Highlights from CITY and MILLENIAL studies of CGM in teens with T1D
Two recently published randomized control trials (RCTs) show the value of Dexcom Continuous Glucose Monitoring (CGM) Systems for teens and young adults with type 1 diabetes (T1D). Both trials’ findings are highly meaningful as T1D registries have shown that A1C levels are highest in adolescents and young adults.1 Historically, CGM adoption1 and usage rates2 in this population have been low.
The CITY Study
A randomized control trial recently published in the Journal of the American Medical Association sought to determine the effect of a Dexcom G5 Mobile Continuous Glucose Monitoring (CGM) System on glycemic control in 153 adolescents and young adults (ages 14-24) with T1D compared to usual care with fingerstick testing.3 The cohort chosen for this study was diverse (38% non-white) and 40% of the participants were on public insurance. The primary endpoint was a change in A1C from baseline to 26 weeks. The authors reported the following results:
A significant mean reduction of -0.4 percentage points in A1C in the CGM group (from 8.9% to 8.5%; P=0.01) at 26 weeks; no change was observed in the control group.
Participants randomized to Dexcom CGM were more than twice as likely to achieve an A1C reduction of ≥0.5% than those who monitored their glucose with traditional fingerstick testing (P = 0.005).
Participants randomized to Dexcom CGM increased the average time they spent in range (TIR, 70-180 mg/dL) by more than 1.7 hours each day (P <0.001) compared to those who monitored their glucose with traditional fingerstick testing.
More than two-thirds (68%) of participants used CGM at least five days per week after six months.
Half (50%) of participants chose to share their CGM data with another person.
The MILLENNIAL Study
Diabetes Care recently published a randomized crossover trial from the UK using the Dexcom G6 Continuous Glucose Monitoring (CGM) System.4 This study included a diverse cohort of 32 young adults (ages 16-24) studied over 20 weeks. Comparing CGM to self-monitoring of blood glucose (SMBG), the primary endpoint was time in range (TIR). Below are some of the published outcomes:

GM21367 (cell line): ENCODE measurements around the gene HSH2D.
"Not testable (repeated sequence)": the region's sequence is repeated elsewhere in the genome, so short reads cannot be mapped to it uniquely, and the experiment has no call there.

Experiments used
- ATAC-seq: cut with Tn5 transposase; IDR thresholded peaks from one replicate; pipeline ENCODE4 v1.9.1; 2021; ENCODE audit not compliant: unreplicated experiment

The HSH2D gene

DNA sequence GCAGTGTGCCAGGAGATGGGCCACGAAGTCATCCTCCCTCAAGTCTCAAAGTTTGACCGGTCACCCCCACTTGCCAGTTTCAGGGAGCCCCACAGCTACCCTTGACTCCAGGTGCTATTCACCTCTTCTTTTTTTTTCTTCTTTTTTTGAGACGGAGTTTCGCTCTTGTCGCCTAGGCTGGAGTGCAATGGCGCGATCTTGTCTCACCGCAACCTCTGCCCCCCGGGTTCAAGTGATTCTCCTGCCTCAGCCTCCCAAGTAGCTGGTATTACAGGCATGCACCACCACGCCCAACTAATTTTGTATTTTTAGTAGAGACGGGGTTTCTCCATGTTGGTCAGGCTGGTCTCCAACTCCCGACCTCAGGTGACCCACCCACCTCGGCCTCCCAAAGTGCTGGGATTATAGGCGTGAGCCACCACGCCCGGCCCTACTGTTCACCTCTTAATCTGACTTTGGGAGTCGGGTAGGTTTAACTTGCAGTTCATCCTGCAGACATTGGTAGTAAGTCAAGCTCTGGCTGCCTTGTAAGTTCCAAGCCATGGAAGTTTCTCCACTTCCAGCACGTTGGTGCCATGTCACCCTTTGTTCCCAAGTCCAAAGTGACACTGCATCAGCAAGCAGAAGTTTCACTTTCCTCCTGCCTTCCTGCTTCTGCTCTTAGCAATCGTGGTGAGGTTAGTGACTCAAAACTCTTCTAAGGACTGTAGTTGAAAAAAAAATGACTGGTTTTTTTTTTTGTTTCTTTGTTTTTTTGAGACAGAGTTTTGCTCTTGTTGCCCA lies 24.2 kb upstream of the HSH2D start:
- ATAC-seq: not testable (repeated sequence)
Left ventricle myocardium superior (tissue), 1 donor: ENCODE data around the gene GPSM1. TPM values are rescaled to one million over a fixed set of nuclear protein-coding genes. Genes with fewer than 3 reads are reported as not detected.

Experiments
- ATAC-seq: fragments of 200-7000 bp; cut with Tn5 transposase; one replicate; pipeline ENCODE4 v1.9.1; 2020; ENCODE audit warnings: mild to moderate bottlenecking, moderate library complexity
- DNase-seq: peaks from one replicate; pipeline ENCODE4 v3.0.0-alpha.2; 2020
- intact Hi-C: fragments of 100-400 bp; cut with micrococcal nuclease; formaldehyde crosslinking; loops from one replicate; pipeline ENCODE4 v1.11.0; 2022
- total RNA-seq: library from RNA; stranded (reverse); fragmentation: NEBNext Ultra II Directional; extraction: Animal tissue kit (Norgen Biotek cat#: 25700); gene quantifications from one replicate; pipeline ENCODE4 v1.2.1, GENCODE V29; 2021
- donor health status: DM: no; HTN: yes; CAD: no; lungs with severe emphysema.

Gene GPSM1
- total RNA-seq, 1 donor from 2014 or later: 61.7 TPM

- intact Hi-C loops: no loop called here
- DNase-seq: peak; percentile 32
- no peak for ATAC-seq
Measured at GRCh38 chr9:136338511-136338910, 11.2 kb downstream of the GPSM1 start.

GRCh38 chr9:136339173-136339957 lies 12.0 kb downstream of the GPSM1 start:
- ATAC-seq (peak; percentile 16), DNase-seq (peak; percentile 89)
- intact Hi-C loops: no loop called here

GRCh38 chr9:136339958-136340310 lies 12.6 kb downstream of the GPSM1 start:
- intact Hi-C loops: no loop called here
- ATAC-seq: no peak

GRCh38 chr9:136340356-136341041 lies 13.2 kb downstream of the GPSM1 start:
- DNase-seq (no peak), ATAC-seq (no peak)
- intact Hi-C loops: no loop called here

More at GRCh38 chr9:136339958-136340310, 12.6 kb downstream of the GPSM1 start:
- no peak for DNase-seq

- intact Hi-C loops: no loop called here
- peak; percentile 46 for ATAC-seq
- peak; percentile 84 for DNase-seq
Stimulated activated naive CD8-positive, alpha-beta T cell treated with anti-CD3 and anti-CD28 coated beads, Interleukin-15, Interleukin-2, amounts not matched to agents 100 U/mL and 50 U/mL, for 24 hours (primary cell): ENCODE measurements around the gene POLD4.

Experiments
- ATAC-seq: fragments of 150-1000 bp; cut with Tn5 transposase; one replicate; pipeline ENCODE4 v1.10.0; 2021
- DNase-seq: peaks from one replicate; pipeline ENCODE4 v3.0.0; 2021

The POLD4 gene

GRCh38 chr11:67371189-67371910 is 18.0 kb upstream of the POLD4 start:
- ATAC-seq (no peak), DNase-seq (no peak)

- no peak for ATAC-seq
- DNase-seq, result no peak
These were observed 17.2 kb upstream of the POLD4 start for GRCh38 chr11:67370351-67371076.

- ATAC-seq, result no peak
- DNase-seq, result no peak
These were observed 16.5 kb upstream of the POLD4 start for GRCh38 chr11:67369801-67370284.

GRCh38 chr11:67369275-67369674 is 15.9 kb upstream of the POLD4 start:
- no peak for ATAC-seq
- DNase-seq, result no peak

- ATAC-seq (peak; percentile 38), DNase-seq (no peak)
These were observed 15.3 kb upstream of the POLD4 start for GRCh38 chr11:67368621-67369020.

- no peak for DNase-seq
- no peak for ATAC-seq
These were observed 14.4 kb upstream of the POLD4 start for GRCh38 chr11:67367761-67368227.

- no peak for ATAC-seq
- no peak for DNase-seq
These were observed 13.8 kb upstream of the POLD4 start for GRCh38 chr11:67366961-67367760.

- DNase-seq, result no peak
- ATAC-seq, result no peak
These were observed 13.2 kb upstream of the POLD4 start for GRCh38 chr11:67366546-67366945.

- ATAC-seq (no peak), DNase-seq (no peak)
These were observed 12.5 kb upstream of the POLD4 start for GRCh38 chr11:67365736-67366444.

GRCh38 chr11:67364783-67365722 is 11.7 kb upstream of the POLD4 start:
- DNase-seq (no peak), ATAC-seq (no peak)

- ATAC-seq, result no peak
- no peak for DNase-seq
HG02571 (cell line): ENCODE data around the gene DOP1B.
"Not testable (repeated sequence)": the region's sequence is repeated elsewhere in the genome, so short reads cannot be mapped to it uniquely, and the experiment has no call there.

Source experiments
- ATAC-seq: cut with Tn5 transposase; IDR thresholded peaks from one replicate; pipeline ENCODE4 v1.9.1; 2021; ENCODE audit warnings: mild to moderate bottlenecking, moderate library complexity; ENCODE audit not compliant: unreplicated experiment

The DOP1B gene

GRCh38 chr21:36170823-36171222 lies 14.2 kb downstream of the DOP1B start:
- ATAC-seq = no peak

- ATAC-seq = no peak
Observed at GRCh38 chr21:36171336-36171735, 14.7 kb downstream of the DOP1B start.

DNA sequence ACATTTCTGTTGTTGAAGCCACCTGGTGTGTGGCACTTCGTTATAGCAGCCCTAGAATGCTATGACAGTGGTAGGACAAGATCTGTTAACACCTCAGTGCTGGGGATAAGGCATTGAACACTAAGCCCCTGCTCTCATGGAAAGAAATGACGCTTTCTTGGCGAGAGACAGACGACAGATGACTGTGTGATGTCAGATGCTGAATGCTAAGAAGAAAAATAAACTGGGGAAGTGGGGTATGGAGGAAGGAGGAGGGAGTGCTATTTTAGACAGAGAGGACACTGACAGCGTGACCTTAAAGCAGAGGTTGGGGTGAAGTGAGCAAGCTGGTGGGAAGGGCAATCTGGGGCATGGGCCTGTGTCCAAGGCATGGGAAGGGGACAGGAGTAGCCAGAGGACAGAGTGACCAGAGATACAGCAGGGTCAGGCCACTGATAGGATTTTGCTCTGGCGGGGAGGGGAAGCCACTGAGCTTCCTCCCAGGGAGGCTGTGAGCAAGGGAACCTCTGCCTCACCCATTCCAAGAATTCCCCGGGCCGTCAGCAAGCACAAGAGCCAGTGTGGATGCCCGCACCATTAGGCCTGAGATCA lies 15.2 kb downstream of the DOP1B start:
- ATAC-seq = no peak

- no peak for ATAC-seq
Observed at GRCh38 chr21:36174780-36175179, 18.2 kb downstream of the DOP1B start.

Mean TIR was 11.1 percentage points higher during Dexcom G6 use compared to usual care with SMBG (P <0.001).
• This correlates to a mean increase in TIR of ~2.7 hours daily.
Mean time spent in hyperglycemia was significantly lower during Dexcom G6 use compared to usual care with SMBG (P < 0.001).
Times spent in hypoglycemia (<70 mg/dL and <54 mg/dL) were low and comparable during both study periods.
- The mean difference in A1C between the control period and Dexcom G6 wear period was significant and clinically relevant at -0.76 percentage points (P <0.001). Participants using CGM returned to baseline A1C when they managed their diabetes with SMBG after the crossover period.
Participants reported a higher total mean score on the Glucose Monitoring Satisfaction Survey when using Dexcom G6 compared to usual care with SMBG (P = 0.011).
Participants wore their CGM 84% of the time, suggesting that they were finding value in their Dexcom G6.
The MILLENNIAL randomized crossover trial demonstrates how CGM lowers A1C in young adults
1 Foster NC, et al. Diabetes Technol Ther. 2019;21(2):66-72. 2 JDRF CGM Study Group. N Engl J Med. 2008;359(14):1464-1476. 3 Laffel LM, et al. JAMA.2020;323(23):2388–2396. 4 Thabit H, et al. Diabetes Care 2020;43(10):2537-43.
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